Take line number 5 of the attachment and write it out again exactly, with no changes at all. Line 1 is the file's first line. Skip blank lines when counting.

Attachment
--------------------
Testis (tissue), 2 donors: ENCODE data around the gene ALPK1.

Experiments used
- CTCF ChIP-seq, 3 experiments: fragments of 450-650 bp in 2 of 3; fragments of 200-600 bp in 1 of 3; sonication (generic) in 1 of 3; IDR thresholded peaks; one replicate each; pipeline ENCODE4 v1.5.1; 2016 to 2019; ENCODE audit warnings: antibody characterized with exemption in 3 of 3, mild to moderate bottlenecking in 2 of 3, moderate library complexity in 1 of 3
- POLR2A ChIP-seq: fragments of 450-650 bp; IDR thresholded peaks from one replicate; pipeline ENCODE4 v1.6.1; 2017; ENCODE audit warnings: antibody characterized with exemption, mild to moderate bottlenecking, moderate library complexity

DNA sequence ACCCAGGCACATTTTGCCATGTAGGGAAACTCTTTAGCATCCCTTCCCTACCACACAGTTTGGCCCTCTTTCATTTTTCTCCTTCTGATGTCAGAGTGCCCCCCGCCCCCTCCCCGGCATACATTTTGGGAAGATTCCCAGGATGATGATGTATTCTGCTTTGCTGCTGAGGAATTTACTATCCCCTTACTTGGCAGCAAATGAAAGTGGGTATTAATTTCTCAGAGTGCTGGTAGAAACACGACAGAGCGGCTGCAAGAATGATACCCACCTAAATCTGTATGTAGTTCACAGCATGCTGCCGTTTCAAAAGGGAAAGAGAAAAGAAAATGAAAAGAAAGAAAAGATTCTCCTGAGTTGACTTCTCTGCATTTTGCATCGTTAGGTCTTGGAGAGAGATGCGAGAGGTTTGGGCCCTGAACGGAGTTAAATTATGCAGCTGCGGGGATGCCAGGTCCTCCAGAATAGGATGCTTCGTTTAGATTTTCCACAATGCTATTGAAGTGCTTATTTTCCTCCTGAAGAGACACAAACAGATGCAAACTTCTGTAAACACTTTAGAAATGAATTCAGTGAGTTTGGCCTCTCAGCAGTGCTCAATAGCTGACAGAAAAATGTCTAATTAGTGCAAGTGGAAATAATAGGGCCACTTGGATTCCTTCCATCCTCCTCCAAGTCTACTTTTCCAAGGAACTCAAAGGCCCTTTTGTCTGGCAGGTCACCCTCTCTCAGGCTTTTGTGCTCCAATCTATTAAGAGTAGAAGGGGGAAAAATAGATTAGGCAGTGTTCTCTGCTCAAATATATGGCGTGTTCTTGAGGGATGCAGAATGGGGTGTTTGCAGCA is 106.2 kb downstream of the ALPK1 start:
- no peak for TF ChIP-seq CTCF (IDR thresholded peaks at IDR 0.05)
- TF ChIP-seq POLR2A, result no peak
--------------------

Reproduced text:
DNA sequence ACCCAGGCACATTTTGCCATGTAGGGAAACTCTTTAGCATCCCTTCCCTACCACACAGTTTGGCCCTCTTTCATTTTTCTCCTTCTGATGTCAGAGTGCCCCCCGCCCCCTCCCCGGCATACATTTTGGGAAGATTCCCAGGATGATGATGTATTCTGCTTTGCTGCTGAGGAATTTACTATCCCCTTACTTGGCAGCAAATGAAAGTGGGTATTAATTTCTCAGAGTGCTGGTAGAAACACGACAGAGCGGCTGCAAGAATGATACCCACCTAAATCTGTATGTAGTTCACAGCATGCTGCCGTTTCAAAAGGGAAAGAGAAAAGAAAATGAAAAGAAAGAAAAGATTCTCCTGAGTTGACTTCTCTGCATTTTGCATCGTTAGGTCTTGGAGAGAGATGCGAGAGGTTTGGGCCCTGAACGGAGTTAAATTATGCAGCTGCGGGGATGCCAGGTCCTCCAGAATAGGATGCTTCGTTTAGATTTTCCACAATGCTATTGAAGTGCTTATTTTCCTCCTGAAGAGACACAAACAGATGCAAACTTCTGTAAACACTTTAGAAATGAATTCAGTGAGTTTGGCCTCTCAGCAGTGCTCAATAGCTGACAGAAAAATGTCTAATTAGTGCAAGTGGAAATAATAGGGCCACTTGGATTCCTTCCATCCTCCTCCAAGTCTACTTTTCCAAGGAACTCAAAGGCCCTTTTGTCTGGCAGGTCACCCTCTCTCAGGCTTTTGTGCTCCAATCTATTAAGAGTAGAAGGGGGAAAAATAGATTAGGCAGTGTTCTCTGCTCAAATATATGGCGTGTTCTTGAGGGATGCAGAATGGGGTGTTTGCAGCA is 106.2 kb downstream of the ALPK1 start: